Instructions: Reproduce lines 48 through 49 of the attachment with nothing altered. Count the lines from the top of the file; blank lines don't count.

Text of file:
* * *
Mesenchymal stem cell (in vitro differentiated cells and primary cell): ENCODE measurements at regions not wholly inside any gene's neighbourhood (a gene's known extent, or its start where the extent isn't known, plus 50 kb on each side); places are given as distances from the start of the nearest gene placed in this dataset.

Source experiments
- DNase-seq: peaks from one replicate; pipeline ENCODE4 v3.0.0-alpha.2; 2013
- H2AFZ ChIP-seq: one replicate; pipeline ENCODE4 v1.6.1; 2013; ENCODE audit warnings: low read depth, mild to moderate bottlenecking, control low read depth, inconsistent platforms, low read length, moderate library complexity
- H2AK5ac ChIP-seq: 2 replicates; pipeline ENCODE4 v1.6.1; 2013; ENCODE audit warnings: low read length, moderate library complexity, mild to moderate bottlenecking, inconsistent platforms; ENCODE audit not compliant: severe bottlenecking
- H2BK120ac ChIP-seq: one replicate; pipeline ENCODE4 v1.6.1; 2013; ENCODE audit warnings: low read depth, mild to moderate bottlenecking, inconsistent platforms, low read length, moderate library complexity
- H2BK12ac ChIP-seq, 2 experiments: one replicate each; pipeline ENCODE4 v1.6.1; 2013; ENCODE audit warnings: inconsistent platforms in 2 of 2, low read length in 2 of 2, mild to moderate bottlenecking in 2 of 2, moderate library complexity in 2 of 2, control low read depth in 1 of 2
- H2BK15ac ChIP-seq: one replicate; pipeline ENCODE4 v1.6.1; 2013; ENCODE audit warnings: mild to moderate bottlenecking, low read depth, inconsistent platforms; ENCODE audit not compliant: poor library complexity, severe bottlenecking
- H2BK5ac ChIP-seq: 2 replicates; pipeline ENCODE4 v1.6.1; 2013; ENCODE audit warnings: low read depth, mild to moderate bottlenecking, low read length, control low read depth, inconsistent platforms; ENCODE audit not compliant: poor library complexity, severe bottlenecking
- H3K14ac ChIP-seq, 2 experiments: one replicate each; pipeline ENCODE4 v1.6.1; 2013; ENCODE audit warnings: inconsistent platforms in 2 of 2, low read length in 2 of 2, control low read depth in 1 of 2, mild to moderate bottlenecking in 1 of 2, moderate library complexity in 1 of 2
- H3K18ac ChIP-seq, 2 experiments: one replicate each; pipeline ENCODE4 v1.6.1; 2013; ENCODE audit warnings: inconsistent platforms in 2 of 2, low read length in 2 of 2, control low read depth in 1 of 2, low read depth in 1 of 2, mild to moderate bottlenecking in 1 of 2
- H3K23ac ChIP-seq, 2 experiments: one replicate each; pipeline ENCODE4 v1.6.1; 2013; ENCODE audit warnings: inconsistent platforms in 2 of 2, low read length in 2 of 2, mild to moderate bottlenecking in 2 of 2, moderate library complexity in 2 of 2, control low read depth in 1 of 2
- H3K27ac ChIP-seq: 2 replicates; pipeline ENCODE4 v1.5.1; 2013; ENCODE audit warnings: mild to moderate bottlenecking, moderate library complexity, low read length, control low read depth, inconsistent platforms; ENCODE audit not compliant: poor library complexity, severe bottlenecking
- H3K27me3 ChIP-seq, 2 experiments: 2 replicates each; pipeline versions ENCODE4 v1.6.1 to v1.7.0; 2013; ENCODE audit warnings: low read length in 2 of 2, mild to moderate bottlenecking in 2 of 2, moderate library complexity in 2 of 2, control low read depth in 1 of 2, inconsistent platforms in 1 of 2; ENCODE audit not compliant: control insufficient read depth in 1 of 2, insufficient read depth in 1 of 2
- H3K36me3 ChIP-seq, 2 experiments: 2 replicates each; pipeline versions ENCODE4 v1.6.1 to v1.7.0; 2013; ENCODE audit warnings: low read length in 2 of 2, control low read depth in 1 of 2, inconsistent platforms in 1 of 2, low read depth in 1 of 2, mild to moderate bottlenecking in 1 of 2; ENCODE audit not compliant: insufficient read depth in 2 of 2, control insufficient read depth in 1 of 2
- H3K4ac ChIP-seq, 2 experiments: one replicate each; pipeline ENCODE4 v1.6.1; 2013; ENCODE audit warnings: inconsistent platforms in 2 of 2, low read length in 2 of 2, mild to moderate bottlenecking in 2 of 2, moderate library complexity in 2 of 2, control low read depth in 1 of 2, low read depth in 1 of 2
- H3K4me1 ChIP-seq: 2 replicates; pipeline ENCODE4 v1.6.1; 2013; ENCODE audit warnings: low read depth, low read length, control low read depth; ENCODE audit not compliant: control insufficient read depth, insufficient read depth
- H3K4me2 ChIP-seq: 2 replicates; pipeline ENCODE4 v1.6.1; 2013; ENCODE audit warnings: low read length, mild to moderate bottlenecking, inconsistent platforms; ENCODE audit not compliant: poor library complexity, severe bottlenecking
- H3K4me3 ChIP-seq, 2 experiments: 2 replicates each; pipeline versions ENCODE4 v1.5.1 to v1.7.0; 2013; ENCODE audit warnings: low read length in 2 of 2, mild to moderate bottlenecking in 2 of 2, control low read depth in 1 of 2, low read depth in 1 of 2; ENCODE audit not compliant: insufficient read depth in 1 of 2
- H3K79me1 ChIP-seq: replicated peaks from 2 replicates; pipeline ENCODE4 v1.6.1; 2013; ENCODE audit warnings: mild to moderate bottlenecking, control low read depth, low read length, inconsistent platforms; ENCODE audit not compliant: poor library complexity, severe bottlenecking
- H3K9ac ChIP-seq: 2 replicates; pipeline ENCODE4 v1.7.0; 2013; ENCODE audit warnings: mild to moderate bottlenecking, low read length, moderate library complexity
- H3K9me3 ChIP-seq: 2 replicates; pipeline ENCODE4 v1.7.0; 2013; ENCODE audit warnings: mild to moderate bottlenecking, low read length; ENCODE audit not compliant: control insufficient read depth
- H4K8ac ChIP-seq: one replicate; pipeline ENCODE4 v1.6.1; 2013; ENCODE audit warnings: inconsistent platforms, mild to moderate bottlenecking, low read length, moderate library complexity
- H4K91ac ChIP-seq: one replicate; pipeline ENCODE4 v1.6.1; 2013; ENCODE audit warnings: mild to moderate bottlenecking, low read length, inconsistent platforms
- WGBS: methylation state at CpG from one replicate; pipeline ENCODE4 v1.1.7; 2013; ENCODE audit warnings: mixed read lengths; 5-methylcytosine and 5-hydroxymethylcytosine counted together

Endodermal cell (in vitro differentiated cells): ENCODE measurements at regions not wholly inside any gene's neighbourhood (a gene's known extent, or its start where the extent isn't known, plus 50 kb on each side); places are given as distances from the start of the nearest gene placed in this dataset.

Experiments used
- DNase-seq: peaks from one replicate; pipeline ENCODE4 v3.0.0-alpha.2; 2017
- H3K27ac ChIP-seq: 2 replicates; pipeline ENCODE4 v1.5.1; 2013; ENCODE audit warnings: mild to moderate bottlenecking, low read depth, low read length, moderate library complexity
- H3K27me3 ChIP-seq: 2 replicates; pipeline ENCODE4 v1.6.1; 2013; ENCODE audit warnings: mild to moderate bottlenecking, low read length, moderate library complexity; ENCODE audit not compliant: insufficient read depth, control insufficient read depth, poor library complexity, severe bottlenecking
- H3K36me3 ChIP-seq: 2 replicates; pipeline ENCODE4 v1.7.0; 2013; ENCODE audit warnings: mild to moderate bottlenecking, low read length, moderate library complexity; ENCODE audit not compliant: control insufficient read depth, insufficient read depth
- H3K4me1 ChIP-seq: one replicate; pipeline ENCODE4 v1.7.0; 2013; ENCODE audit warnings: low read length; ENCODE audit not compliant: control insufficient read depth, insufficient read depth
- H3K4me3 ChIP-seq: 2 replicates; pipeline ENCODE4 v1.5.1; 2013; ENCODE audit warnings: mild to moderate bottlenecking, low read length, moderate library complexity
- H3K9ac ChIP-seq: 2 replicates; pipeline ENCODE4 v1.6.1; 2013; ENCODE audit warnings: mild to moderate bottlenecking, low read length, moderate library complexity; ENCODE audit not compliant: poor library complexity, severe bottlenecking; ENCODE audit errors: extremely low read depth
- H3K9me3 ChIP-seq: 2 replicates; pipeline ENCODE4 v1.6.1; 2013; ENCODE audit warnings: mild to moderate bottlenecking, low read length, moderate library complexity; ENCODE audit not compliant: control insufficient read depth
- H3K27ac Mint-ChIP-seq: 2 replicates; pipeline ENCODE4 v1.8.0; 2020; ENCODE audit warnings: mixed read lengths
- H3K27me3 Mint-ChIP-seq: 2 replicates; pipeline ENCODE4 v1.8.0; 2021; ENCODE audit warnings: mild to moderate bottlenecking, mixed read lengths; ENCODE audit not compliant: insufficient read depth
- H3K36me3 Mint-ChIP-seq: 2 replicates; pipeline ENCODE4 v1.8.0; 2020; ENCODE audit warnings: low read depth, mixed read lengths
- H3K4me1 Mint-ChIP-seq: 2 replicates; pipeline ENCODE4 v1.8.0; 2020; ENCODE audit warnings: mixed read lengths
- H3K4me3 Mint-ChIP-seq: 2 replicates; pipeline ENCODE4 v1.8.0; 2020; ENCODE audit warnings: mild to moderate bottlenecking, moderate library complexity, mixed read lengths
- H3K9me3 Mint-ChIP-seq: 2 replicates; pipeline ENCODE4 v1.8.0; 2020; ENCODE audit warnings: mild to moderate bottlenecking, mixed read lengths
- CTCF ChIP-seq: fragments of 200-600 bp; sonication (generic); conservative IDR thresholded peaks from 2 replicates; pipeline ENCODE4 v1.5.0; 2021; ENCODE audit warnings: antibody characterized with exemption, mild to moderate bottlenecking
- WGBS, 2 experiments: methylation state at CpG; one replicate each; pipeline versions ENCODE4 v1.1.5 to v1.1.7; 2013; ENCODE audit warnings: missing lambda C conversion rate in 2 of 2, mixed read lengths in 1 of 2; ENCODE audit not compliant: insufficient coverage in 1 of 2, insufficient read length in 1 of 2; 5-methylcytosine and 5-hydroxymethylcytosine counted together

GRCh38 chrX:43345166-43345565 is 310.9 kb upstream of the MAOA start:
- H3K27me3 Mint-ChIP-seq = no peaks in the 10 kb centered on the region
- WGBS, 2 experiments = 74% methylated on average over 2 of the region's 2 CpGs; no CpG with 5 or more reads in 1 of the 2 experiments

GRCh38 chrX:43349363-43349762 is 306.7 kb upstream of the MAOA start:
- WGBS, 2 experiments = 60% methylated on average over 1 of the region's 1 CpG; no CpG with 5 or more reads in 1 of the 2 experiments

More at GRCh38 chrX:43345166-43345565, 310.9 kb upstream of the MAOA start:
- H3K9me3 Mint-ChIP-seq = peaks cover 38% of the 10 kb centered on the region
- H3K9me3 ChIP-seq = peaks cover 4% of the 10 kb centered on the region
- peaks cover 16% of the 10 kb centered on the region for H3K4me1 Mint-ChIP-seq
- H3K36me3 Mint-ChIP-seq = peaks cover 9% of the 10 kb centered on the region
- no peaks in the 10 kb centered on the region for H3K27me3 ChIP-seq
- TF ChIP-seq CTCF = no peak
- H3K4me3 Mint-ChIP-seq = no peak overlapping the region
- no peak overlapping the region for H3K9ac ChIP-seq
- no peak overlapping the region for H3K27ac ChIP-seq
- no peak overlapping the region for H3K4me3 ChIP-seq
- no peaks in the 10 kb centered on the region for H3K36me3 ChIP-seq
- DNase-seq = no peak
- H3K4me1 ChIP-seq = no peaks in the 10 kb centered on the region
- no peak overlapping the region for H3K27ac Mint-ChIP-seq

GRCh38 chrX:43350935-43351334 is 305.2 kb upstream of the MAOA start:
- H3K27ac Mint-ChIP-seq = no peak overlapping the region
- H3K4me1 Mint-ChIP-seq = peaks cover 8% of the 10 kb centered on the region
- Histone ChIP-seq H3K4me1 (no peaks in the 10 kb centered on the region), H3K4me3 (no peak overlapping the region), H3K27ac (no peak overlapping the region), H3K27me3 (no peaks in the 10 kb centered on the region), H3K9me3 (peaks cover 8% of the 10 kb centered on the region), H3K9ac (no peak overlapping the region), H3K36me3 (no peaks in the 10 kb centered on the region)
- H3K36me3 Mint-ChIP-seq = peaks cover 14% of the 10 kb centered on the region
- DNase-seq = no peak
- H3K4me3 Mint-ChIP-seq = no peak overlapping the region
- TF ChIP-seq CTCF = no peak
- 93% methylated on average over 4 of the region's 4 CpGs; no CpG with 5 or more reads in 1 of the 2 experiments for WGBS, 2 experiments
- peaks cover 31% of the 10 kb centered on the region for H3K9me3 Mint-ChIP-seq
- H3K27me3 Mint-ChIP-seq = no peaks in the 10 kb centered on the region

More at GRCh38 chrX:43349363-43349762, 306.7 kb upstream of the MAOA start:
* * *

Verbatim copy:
- WGBS, 2 experiments = 60% methylated on average over 1 of the region's 1 CpG; no CpG with 5 or more reads in 1 of the 2 experiments

More at GRCh38 chrX:43345166-43345565, 310.9 kb upstream of the MAOA start: